The arrangement did not stand the test of time. While the Arab world saw many worse governments, Faisal’s son, who succeeded him as king, was murdered in a military coup in 1958, paving the way for the Ba’athist takeover a decade later. Perhaps a more damning indictment of Bell’s political judgment, though, was that she saw Iraq’s better-educated Sunni minority as the natural party of government. The more devout Shias, she said, were too easily swayed by “fanatic” clerics, despite being the two-thirds majority. Thus was sectarian division institutionalised in both the monarchy and Saddam’s Sunni dictatorship, paving the way for the Sunni-Shia civil war that raged from 2006-07.
“In a sense, Gertrude Bell was right – the Shia are more emotional people, but her ideas did lay the framework for people like Saddam,” says Mowaffaq al-Rubaie, a Shia politician who saw the downside of Bell’s legacy first-hand. Tortured by Saddam, he was among the witnesses at the Iraqi dictator’s hanging in 2006, and today displays the gallows rope in his Baghdad home as a reminder of the bad old days. “There was a huge democratic fault in her thinking that would have minority rule forever.”
However, Bell was a passionate believer in Arab self-determination and was all too aware of the problems the new set-up might hold. Some of her letters from the time have eerie echoes of recent history.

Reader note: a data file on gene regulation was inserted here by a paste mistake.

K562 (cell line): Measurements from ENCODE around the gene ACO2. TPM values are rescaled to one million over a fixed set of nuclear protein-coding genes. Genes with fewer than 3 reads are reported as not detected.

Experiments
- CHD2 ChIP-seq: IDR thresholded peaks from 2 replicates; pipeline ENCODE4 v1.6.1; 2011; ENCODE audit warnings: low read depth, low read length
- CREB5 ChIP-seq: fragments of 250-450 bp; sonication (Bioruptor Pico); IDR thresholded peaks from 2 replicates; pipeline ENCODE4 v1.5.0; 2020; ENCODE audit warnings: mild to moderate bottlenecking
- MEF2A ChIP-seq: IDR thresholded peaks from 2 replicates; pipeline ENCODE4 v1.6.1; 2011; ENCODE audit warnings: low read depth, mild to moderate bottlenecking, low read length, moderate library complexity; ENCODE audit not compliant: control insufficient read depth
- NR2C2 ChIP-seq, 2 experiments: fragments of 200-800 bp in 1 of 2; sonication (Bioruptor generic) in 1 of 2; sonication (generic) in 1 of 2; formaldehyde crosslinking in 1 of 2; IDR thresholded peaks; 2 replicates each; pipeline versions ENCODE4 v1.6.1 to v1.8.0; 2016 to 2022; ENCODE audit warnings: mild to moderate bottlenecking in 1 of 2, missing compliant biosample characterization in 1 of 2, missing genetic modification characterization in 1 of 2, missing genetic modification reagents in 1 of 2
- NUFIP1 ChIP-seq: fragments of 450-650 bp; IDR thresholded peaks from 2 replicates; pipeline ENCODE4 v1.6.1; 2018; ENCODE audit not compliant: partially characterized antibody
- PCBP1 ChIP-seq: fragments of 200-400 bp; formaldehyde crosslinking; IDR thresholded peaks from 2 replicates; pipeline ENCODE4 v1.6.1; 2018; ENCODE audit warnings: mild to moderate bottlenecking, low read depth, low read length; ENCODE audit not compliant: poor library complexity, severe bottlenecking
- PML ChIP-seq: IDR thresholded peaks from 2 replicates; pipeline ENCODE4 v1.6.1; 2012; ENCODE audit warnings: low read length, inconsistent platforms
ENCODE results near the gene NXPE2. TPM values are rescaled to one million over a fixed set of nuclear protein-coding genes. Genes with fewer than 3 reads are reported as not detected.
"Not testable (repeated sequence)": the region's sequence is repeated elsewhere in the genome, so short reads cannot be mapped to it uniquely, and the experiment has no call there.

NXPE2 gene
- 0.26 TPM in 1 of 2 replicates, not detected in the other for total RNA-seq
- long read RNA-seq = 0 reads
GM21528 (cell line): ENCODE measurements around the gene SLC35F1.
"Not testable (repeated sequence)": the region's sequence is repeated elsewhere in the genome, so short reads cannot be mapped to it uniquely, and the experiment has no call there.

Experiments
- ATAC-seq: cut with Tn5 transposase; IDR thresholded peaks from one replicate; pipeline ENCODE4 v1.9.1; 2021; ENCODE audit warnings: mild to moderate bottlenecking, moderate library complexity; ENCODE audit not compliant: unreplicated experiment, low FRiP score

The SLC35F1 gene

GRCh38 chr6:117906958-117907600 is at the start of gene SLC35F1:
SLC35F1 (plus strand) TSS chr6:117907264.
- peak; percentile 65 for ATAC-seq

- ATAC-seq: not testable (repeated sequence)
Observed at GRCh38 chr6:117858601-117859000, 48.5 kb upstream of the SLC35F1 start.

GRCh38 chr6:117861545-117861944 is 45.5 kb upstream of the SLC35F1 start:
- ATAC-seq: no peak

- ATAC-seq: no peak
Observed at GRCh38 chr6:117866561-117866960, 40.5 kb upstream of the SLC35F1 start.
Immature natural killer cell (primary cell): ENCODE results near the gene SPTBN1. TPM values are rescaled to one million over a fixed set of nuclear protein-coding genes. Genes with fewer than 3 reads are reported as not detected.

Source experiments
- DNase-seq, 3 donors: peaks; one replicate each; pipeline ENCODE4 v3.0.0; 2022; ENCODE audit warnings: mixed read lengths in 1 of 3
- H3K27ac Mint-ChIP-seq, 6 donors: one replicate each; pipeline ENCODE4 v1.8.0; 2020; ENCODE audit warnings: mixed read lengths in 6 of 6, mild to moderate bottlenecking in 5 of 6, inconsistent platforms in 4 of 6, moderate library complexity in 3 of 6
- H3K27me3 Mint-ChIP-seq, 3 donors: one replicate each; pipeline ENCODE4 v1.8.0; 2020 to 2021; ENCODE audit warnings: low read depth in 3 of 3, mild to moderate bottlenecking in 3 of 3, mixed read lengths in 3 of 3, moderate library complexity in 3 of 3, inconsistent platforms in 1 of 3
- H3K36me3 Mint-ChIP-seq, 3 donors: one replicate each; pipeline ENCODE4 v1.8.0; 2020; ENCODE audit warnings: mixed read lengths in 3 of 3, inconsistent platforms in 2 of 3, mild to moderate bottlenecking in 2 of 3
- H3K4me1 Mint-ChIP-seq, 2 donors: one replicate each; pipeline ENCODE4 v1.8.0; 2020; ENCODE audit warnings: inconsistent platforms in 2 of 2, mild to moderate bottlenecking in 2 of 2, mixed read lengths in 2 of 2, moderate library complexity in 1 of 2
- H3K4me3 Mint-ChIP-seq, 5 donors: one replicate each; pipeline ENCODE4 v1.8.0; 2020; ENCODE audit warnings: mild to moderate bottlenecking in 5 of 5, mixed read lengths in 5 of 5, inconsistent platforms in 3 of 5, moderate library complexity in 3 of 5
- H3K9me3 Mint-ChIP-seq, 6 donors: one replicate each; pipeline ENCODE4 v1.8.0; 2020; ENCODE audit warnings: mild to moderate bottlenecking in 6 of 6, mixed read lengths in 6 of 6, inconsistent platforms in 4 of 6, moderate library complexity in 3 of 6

“Can you persuade people to take your side when you’re not sure in the end you’ll be there to take theirs?” she asked at one point, noting that “we rushed into the business with our usual disregard for a comprehensive political scheme. Muddle through! Why yes, so we do – wading through blood and tears that need never have been shed.”
These days Iraq with its unstable ethnic mix is now considered a textbook case of imperial meddling, it may seem surprising that anyone in Iraq today might have a kind word for Bell. But thanks to her legendary fondness for its people – she spoke much better Arabic than Lawrence – her memory has lived on far longer than the average colonial viceroy. To this day, British women working in Iraq often find themselves smilingly compared to “that Miss Gertrude”, be they diplomats, journalists or simply a bit feisty.
Nonetheless, she remains a figure of respect among contemporary residents of the British embassy in Baghdad, who keep her original writing table in the ambassador’s dining room. “Any Arabist in the Foreign Office is always conscious of the remarkable people who first got to know the Arabs, and Gertrude Bell was one of them,” says Sir Jeremy Greenstock, Britain’s special envoy to Iraq from 2003-04. “As for her favouring Sunni rule – it was simply a different era. All over the globe, the British were looking for people whom they could work with in administration, so they tended to go for whoever was more educated.”